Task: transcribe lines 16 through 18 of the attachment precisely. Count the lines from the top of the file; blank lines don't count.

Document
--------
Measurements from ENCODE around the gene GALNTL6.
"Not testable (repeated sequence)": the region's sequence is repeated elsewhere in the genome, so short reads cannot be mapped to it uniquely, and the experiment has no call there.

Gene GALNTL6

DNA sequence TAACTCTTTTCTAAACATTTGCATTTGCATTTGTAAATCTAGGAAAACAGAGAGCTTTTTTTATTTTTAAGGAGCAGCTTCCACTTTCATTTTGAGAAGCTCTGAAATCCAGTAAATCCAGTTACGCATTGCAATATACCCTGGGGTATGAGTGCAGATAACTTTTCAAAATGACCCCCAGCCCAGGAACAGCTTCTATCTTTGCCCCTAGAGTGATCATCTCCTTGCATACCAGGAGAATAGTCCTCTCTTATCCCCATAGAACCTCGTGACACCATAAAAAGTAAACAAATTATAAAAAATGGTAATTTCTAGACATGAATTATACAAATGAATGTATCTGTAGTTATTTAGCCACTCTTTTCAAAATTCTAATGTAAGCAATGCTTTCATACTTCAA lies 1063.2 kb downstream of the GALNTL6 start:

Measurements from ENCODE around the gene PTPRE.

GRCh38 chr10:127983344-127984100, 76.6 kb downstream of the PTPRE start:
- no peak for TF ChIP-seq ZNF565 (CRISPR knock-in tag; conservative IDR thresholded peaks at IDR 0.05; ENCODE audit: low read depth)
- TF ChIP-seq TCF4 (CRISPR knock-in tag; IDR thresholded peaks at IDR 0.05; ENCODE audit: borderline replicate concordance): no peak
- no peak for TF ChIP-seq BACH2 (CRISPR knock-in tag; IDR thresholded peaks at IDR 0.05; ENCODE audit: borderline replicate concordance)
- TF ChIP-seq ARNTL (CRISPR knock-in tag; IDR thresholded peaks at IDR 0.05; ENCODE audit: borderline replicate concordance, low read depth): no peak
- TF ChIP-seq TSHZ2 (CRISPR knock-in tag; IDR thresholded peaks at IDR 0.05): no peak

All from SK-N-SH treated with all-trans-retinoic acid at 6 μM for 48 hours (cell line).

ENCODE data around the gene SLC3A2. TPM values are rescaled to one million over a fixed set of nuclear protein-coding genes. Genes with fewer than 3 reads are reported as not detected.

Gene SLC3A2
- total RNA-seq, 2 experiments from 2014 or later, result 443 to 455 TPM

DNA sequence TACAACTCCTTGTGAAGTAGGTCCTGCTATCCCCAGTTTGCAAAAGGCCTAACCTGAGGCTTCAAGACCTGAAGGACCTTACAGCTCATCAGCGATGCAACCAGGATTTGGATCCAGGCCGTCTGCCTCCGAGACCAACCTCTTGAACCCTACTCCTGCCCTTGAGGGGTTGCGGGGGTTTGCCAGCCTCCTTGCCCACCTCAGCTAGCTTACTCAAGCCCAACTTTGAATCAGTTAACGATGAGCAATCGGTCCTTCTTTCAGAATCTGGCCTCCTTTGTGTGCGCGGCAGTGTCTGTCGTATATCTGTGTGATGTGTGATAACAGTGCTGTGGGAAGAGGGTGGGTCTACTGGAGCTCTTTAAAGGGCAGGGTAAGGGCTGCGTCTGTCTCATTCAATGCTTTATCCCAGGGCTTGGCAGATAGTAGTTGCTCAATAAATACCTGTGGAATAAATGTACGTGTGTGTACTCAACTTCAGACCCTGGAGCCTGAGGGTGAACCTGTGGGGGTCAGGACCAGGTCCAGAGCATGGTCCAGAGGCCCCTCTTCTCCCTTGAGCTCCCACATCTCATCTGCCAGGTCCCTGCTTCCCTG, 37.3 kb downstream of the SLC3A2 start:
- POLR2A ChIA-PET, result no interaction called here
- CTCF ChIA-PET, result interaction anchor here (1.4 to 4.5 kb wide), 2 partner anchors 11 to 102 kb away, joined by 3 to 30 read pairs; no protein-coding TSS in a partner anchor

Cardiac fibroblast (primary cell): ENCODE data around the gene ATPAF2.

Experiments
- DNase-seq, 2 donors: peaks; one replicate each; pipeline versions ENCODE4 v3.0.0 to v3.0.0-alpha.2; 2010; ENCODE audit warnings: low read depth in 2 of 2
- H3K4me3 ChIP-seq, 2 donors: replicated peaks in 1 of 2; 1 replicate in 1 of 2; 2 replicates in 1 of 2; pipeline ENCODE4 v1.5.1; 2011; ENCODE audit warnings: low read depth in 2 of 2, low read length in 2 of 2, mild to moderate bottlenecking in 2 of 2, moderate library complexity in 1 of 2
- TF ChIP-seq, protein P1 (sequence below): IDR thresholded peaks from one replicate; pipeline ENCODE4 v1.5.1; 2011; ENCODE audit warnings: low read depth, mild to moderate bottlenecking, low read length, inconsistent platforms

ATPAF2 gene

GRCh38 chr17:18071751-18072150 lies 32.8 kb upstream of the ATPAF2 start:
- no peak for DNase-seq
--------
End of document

DNA sequence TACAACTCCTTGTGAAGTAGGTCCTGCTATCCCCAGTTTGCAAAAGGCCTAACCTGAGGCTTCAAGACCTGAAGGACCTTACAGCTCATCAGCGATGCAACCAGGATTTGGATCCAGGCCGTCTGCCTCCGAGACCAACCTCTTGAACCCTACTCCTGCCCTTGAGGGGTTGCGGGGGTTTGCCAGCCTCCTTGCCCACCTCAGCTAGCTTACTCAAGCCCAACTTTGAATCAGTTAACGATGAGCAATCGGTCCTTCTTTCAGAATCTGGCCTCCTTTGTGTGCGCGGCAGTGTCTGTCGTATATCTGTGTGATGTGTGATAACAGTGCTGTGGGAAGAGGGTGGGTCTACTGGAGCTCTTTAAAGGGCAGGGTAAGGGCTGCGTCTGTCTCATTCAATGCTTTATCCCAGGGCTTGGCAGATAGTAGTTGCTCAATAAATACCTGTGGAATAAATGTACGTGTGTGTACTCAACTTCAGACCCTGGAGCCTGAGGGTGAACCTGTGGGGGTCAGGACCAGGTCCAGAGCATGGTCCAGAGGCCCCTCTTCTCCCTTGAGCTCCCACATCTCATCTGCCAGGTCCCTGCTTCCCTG, 37.3 kb downstream of the SLC3A2 start:
- POLR2A ChIA-PET, result no interaction called here
- CTCF ChIA-PET, result interaction anchor here (1.4 to 4.5 kb wide), 2 partner anchors 11 to 102 kb away, joined by 3 to 30 read pairs; no protein-coding TSS in a partner anchor